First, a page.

I think Ronson has gotten some criticism for his book on public shaming; I've often seen floating around on social media the accusation that he felt too sorry for the public figures who said the stupid things and received consequences for them, and not sorry enough for the marginalized folks who are systemically harmed when powerful people casually say stupid things. Although that is a valid criticism, I don't really get that from his work—when he speaks to people like Justine Sacco or Katie Hopkins I never get the sense that he thinks what they said or did was unimportant or okay. I think he just wants to use examples like Sacco's to talk about humanity and forgiveness. Just to talk about it, and I'm drawn toward that approach as a media critic who often does want to just talk about things without being accused of taking a position or desiring some material outcome or redress from the creative works I'm talking about.
The main thing I disagree with when I read Ronson's book on public shaming is his categorization of "mob justice"—I think that conceptualization of internet-punishment implies an organization that isn't present. There's a major tenet of Twitter that only starts to dawn on you once you manage volume at scale, and it's that most people have no idea that to you they are just one of potentially-infinite identical voices. That's why when you tell a joke, you'll get 20 variations on the same "helpful addition" to your joke (mostly if you are a woman, because women can't tell jokes on Twitter without men helping them).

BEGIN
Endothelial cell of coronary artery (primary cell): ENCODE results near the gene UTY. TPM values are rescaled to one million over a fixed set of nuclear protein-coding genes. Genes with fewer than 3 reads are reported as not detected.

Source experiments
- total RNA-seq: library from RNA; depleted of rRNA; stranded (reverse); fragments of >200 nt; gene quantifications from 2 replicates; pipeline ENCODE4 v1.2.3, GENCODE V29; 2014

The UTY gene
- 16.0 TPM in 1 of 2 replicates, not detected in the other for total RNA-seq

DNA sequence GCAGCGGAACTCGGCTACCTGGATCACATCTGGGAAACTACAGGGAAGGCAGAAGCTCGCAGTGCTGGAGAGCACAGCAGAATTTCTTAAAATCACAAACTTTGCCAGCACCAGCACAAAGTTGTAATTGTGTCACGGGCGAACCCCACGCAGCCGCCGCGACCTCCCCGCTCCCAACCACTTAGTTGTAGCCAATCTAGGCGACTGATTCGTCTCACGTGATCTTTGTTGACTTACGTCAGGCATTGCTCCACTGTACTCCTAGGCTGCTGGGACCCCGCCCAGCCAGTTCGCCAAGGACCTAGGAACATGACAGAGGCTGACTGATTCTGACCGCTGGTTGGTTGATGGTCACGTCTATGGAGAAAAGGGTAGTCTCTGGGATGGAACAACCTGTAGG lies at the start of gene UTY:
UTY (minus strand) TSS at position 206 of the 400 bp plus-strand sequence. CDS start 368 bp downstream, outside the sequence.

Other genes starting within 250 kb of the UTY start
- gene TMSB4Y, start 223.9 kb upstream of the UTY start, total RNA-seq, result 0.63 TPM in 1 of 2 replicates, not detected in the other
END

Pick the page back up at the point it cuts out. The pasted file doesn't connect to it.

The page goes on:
These people do not realize they are a "mob". They each think they are special, and that they are having a wonderful one to one conversation with the figures they follow. When I try to tell people on Twitter their presumed intimacy is inappropriate, or that they're just one of a hundred people trying to perform the same not especially unique behavior, they're almost offended, they feel rejected, why use social media if you don't want to be social, Ms. Alexander?
Or the reverse: They actually assume their comment won't be read, that the person is too remote, that this is a safe and generally harmless way for them to vent something at you. In my experience being targeted by the little keyboard-lords of GamerGate, the latter is true more often than not: These are not often people gloating over someone whose power they believe they have stolen; they are people who feel inherently powerless, throwing tiny stones at someone they assume cannot feel them anyway.
I do worry that Ronson's ambiguous characterization of "mobs" doesn't account for this principle, and as such risks grouping actual highly-organized harassment campaigns—which do happen on social media, and which mostly target marginalized people—into the same category of befuddling retaliatory "justice."
Anyway. I still think the Katie Hopkins interview is super interesting work; you could argue it's sort of irresponsible to try to empathize with a person whose opinions basically constitute hate speech, but the picture of the person that results is so sad, so deeply pitiful, that all it does, for me, is deflate her hatred, take its power away, reveal it for the flailing it is.